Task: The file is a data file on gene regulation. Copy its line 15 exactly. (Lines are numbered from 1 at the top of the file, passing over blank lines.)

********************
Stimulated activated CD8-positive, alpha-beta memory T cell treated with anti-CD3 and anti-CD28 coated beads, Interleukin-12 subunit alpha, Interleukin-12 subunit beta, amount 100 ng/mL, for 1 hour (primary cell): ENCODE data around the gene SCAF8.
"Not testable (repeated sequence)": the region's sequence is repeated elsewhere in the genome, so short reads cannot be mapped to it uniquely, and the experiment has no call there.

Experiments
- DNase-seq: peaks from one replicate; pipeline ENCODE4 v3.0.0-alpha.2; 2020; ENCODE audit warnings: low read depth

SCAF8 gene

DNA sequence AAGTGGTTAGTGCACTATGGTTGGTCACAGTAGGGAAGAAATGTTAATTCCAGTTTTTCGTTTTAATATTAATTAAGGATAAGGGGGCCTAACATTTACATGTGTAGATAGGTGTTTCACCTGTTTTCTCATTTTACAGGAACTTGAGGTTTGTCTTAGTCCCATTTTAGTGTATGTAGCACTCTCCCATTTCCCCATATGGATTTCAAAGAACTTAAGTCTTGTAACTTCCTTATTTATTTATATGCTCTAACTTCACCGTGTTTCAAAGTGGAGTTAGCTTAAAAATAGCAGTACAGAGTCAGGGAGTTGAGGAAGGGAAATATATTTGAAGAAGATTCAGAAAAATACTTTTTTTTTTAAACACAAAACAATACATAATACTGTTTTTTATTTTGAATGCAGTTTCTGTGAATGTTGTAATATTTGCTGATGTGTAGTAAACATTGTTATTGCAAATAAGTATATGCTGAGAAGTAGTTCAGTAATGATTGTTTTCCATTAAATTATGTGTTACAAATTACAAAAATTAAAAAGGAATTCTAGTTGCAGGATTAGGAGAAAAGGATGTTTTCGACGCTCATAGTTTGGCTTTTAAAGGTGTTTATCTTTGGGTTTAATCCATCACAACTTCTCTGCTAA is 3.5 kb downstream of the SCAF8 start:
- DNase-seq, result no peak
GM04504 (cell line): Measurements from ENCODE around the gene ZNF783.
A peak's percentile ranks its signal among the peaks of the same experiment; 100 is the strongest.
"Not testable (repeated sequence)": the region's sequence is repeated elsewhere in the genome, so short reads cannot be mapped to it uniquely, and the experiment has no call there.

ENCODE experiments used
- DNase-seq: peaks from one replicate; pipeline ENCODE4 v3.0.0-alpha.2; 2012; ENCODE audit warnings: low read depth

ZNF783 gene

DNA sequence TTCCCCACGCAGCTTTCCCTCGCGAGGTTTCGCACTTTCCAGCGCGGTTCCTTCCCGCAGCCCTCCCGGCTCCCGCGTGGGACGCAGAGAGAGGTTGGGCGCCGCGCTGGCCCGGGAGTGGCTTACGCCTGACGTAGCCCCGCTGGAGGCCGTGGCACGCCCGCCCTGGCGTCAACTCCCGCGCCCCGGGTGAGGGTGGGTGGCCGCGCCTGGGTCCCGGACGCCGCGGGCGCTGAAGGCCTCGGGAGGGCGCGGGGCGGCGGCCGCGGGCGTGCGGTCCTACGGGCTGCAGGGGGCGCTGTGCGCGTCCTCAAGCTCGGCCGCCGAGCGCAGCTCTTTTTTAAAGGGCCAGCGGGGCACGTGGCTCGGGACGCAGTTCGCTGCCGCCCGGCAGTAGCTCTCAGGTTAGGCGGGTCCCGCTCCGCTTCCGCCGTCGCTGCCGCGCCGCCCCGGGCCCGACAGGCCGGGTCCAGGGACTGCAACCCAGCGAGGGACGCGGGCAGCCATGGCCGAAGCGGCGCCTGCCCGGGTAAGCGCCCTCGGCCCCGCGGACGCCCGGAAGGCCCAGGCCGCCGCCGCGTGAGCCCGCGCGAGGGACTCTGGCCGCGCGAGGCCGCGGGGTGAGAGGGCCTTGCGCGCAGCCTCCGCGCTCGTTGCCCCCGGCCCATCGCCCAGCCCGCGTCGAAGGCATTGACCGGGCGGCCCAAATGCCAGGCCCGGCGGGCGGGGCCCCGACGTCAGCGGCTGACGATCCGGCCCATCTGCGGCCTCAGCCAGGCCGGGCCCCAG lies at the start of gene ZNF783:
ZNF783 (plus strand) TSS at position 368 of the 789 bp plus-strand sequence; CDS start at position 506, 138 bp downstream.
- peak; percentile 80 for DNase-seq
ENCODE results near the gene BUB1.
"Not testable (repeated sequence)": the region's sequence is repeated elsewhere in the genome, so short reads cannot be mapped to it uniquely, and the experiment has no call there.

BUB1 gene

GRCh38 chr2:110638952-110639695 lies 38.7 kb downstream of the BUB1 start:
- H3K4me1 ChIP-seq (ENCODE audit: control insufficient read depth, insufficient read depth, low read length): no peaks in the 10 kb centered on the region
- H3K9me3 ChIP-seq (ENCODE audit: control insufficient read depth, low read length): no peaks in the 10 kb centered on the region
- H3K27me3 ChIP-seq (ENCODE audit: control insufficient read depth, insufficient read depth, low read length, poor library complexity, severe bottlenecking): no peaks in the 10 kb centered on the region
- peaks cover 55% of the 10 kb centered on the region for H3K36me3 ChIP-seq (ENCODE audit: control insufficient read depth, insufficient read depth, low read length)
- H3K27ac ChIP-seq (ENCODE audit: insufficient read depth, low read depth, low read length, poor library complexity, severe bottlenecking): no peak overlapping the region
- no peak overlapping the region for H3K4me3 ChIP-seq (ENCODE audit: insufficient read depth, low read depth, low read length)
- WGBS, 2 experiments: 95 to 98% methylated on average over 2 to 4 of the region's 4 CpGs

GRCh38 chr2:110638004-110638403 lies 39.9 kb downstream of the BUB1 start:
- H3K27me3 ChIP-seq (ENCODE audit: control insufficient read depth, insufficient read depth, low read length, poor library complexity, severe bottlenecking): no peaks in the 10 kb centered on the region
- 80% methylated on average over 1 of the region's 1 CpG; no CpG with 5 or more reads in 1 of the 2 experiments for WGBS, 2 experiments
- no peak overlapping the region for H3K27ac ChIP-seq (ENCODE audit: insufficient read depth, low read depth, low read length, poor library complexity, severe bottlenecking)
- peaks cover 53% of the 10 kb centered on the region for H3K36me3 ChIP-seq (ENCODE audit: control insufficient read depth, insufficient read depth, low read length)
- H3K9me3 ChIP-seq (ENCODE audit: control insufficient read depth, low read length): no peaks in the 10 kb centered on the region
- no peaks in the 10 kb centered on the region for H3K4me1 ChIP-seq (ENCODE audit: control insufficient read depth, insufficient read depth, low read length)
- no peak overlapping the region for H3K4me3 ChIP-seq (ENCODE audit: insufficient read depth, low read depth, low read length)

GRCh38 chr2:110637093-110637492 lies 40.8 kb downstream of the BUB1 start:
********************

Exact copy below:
ZNF783 (plus strand) TSS at position 368 of the 789 bp plus-strand sequence; CDS start at position 506, 138 bp downstream.